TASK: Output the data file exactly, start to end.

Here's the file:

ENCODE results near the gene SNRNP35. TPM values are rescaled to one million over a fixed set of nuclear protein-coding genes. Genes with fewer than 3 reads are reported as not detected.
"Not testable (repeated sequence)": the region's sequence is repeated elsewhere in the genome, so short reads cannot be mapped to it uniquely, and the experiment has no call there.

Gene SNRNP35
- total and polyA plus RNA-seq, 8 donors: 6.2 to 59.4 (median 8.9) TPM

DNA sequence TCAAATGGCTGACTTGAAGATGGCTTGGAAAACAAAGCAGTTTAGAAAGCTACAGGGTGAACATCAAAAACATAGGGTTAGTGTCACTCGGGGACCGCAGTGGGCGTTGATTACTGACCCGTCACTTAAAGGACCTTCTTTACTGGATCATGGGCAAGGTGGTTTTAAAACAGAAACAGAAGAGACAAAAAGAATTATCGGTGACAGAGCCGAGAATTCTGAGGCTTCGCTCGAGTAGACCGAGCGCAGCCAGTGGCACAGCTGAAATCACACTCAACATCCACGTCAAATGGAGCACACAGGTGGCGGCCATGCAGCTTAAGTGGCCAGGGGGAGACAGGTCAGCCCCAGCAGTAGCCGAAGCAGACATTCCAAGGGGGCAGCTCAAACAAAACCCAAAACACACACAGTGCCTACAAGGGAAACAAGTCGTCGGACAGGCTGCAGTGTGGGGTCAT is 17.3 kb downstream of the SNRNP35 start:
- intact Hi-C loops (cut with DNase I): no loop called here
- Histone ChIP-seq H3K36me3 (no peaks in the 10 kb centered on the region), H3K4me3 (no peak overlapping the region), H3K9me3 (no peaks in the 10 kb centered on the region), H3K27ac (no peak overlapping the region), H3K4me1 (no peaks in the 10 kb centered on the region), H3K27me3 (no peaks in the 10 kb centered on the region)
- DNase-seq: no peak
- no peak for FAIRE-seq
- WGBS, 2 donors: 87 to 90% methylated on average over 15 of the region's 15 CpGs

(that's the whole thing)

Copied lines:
ENCODE results near the gene SNRNP35. TPM values are rescaled to one million over a fixed set of nuclear protein-coding genes. Genes with fewer than 3 reads are reported as not detected.
"Not testable (repeated sequence)": the region's sequence is repeated elsewhere in the genome, so short reads cannot be mapped to it uniquely, and the experiment has no call there.

Gene SNRNP35
- total and polyA plus RNA-seq, 8 donors: 6.2 to 59.4 (median 8.9) TPM

DNA sequence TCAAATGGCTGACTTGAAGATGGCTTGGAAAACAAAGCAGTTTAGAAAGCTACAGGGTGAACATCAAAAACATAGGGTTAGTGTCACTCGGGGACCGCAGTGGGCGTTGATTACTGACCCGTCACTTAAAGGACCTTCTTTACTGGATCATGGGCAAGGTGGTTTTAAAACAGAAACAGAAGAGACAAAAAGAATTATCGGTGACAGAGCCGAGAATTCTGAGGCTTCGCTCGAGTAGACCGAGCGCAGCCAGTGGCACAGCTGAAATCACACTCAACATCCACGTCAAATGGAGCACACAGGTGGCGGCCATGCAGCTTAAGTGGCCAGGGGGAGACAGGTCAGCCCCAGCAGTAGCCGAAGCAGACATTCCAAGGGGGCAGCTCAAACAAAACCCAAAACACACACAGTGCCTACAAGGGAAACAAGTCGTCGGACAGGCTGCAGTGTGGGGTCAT is 17.3 kb downstream of the SNRNP35 start:
- intact Hi-C loops (cut with DNase I): no loop called here
- Histone ChIP-seq H3K36me3 (no peaks in the 10 kb centered on the region), H3K4me3 (no peak overlapping the region), H3K9me3 (no peaks in the 10 kb centered on the region), H3K27ac (no peak overlapping the region), H3K4me1 (no peaks in the 10 kb centered on the region), H3K27me3 (no peaks in the 10 kb centered on the region)
- DNase-seq: no peak
- no peak for FAIRE-seq
- WGBS, 2 donors: 87 to 90% methylated on average over 15 of the region's 15 CpGs